“Ha, very funny...mercy, speakin' a God, look at those mountains.”

  “Seriously? Why don’t you try looking at the road, I’ll look at the mountains.”

  It was as she had imagined. The orange light of a late September sunset captured the peaks of the Guadalupe Mountains in a fiery spotlight, while the salt flats of the Chihuahuan Desert glowed white in their shadows.

  “I can’t wait to see the fall colors of the maple trees in the mountains,” she said.

  “Yep, pretty unusual sight in Texas. But ya know what ain’t unusual in Texas? Me bein’ hungry.”

  “Is food all you think about?”

  “No ma’am,” he said with a wink, “it’s not all I think about.”

  “You might as well just keep thinking about food.”

  “Food it is. Soon as we get the Command Center set up at the Aintright RV Park, I’m breaking out that leftover Mexican we got at the Little Diner in Cornutillo. I’m sure he’ll be able to find work around here.”

  “That is not funny,” she grumbled.

  “Don't take everything so dadgum serious babe.”

  “I don’t take everything serious. But you shouldn’t just blurt out whatever pops into your head, you might really offend someone, or in your case a bunch of someones.”

  “I'd hafta' completely stop talking. More’n half the country is either a crybaby or just lookin' for somethin' to be mad about.”

  She leaned against the headrest and let her eyes shut. “I agree with should stop talking.”

  “Don't get too comfortable, we're nearly there.”

  He reached behind his head and grabbed the top of his seat with both hands, stretching and making his left shoulder pop. Sighing, he grabbed the steering wheel and turned his head from side to side. Cracking his neck he stared down the quiet Texas road, flipped on the headlights and yawned. Ten minutes later he was wide awake.

  “Open those pretty blue eyes, we're here,” he said.

  “Yes we are,” she said, opening her eyes and leaning forward. “Here on the road in the RV. See I can joke.”

  “Uh, Okay, but no. To quote our fellow Texan, Bill Engvall, ‘here’s our sign.’ Aintright, Texas, population 413.”

  “I should never have given you that DVD.”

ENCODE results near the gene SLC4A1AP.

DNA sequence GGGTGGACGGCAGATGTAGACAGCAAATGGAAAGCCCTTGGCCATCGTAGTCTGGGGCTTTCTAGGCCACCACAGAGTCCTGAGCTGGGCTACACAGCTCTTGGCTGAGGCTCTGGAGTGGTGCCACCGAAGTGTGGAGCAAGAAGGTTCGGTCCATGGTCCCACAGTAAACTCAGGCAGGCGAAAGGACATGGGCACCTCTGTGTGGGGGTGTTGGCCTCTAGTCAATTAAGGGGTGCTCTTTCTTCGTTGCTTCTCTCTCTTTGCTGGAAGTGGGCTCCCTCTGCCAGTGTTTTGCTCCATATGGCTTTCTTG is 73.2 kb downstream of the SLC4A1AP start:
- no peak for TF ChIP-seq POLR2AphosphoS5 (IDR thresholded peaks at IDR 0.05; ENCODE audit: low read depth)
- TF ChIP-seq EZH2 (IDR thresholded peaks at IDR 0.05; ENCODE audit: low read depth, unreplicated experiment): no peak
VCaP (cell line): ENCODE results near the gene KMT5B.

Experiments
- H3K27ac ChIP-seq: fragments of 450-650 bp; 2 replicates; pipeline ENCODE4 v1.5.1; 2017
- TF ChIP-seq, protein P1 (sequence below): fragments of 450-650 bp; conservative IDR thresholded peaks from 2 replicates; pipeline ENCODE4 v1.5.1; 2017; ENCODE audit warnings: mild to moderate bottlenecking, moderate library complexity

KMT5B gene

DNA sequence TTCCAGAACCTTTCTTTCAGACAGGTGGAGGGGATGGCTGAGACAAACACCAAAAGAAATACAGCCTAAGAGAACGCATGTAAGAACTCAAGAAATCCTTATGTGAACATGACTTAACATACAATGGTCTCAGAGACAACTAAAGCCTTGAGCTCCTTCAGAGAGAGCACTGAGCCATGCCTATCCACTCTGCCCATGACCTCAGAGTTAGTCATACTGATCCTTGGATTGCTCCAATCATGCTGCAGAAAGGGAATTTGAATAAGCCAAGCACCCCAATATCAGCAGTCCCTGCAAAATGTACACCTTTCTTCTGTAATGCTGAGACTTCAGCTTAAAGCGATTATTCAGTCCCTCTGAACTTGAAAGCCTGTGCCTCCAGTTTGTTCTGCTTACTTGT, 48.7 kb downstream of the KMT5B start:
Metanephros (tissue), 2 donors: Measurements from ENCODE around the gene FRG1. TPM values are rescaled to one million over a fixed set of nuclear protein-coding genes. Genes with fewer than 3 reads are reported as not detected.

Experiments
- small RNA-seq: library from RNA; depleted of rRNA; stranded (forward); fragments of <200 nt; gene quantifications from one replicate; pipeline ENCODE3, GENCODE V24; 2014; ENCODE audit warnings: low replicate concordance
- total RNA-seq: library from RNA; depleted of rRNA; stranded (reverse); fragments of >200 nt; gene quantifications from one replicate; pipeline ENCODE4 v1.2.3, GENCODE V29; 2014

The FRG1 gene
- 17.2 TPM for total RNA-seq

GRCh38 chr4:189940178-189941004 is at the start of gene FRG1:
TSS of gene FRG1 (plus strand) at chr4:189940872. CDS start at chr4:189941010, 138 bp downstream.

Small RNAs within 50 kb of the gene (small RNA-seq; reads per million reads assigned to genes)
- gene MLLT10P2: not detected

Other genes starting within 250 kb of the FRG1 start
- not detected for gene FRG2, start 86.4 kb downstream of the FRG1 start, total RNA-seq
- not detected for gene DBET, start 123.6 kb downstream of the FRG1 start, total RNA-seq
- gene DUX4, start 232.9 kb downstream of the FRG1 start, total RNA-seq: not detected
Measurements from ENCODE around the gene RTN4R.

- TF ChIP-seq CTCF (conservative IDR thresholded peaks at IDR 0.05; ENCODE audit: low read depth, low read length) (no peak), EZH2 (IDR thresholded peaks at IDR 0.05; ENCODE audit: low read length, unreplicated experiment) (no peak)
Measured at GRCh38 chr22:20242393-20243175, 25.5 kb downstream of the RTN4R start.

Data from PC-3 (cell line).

“We can watch it again as soon as we find the RV park.”

  “Yay,” she said mockingly. “Give me the address of the park; I’ll put it in the GPS.”

  “No, no, no,” he said. “I’m not about to let Her Majesty loose again. From here on out we get where we’re goin’ with good ol’ American know how….besides I didn’t get an address.”

  “Didn’t get an address?”

  “Nope, but I did get directions. That's good enough in a town this size.”

  “What are the directions?”

  “Look for the Aintright ISD and school building”?

  “That was it?”

  “Pretty much. There'll be a marquee that said-”

  “Aintright School.”

  “No, though yeah, prob'ly there is. It'll read Cougar Country, Aintright ISD.”

  “I meant the Aintright School is right in front of us. You don't see that?” she said impatiently, then shook her head. “It's a wonder you never got shot.”

  “Too quick to kill baby.”

  “Just slow down and look for the RV Park.”

  “Aintright RV Park right there,” he said, stepping on the brakes. “Looks like the road runs next to the school.”

  He turned the motorhome onto a wide, well-maintained gravel road that had been recently graded. The gravel crunched under the wheels as he followed the road alongside an adobe wall of the Aintright School, before curling around the school's back parking lot.

  At road's end a small wooden office with a single door and a fresh coat of white paint. Its porch barely big enough for the two chairs rocking in the wind, under a sloping roof of green corrugated fiberglass.

  “The park is at the back of the school?”

  “Seems so,” he said, “but it looks closed. Shoot it's not even eight o'clock yet.”

  “It is Sunday evening in a small town. Stop and I'll check the office.”

  He brought the motorhome to a halt barely twenty feet from the simple structure. Staying put he leaned his right shoulder against the back of the driver’s seat. His wife eased from her chair onto the steps leading out the door next to her. A year back she started working out in preparation for this trip and it showed in all the right places as she went out the door.

  “Don't bother getting up,”

  “Hadn't planned on it. I'll just sit here and admire the view, but do me a favor and walk slow,” he said out the open door.”

  “Shuddup,” she replied, without looking back.

  The two front windows were dark, a bulb screwed into the fixture above the door casting its yellow light across the porch. The boards of the porch creaked under her feet.

  Reaching the door she saw the placard hanging on it, GONE TO WALMART. “Seriously?” she thought, "nearest Wal-Mart would be in El Paso, ninety miles away." The posted hours and check-in instructions were painted in black letters.


  OPEN: When We're Here.

  CLOSED: When We're Not Here.

  Hookups are that-a-way. 20$ a day whether we're here or away. If you stay & don't pay it's best you learn to pray. Drive Friendly Folks!